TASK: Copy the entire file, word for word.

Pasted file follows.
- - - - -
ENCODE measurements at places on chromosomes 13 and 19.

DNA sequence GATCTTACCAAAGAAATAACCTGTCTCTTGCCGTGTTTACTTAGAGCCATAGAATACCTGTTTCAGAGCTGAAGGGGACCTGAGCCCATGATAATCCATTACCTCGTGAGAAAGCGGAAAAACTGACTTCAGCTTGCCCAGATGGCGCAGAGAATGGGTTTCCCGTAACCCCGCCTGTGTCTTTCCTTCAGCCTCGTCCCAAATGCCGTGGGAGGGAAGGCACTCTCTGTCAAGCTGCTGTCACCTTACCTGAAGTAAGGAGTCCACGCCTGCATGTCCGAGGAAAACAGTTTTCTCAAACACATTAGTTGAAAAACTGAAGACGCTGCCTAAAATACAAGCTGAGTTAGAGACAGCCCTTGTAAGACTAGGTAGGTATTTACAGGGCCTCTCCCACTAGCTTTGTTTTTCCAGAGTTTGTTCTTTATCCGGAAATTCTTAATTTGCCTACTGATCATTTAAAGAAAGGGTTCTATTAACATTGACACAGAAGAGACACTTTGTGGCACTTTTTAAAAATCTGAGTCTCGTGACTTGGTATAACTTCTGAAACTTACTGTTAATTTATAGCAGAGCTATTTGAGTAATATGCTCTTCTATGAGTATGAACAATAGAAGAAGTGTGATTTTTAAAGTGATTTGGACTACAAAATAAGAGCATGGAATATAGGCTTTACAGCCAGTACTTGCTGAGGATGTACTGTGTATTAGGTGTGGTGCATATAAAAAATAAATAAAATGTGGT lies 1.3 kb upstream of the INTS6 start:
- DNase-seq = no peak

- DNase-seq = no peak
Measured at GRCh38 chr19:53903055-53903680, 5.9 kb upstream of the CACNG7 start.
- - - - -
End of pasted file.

ENCODE measurements at places on chromosomes 13 and 19.

DNA sequence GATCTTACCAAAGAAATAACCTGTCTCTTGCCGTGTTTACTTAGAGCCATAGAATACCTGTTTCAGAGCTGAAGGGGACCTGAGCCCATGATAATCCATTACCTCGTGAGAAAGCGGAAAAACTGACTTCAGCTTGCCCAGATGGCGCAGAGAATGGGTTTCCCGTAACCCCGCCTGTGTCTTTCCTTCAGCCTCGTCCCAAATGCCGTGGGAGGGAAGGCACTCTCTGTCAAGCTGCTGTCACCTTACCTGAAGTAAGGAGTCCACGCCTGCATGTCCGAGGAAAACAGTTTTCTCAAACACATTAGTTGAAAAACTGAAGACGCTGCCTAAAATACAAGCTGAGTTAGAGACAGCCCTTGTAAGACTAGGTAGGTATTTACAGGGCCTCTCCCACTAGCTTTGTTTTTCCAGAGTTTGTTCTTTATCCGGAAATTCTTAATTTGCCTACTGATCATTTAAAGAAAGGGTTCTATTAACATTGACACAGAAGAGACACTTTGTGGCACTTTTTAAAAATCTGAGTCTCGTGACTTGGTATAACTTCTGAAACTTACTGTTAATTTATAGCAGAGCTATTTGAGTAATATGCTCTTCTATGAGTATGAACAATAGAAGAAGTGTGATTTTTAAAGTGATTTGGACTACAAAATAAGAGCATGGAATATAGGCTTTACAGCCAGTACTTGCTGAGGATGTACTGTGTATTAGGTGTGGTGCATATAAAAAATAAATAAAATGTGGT lies 1.3 kb upstream of the INTS6 start:
- DNase-seq = no peak

- DNase-seq = no peak
Measured at GRCh38 chr19:53903055-53903680, 5.9 kb upstream of the CACNG7 start.